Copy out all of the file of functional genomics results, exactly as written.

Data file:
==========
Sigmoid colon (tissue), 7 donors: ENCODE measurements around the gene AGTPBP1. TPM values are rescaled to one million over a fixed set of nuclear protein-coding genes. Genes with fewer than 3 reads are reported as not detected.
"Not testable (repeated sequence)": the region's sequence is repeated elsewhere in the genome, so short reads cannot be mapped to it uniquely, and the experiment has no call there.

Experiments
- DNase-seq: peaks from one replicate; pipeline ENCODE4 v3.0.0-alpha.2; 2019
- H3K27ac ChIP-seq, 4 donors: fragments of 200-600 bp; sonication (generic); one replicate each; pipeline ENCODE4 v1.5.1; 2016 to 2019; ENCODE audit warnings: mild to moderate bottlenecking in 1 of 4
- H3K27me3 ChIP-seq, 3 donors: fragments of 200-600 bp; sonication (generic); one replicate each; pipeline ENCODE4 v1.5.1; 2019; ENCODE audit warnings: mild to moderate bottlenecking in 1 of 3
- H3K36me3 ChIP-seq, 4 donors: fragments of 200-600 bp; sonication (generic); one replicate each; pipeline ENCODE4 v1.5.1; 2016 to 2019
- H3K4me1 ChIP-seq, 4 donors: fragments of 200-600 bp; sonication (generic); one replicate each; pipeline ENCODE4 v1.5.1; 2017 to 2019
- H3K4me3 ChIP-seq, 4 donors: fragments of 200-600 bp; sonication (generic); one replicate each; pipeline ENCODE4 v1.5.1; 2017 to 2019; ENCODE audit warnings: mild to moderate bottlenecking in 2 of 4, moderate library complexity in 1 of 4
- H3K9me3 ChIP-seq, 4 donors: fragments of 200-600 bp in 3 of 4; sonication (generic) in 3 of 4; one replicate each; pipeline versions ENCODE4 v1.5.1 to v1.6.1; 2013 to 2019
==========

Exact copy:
Sigmoid colon (tissue), 7 donors: ENCODE measurements around the gene AGTPBP1. TPM values are rescaled to one million over a fixed set of nuclear protein-coding genes. Genes with fewer than 3 reads are reported as not detected.
"Not testable (repeated sequence)": the region's sequence is repeated elsewhere in the genome, so short reads cannot be mapped to it uniquely, and the experiment has no call there.

Experiments
- DNase-seq: peaks from one replicate; pipeline ENCODE4 v3.0.0-alpha.2; 2019
- H3K27ac ChIP-seq, 4 donors: fragments of 200-600 bp; sonication (generic); one replicate each; pipeline ENCODE4 v1.5.1; 2016 to 2019; ENCODE audit warnings: mild to moderate bottlenecking in 1 of 4
- H3K27me3 ChIP-seq, 3 donors: fragments of 200-600 bp; sonication (generic); one replicate each; pipeline ENCODE4 v1.5.1; 2019; ENCODE audit warnings: mild to moderate bottlenecking in 1 of 3
- H3K36me3 ChIP-seq, 4 donors: fragments of 200-600 bp; sonication (generic); one replicate each; pipeline ENCODE4 v1.5.1; 2016 to 2019
- H3K4me1 ChIP-seq, 4 donors: fragments of 200-600 bp; sonication (generic); one replicate each; pipeline ENCODE4 v1.5.1; 2017 to 2019
- H3K4me3 ChIP-seq, 4 donors: fragments of 200-600 bp; sonication (generic); one replicate each; pipeline ENCODE4 v1.5.1; 2017 to 2019; ENCODE audit warnings: mild to moderate bottlenecking in 2 of 4, moderate library complexity in 1 of 4
- H3K9me3 ChIP-seq, 4 donors: fragments of 200-600 bp in 3 of 4; sonication (generic) in 3 of 4; one replicate each; pipeline versions ENCODE4 v1.5.1 to v1.6.1; 2013 to 2019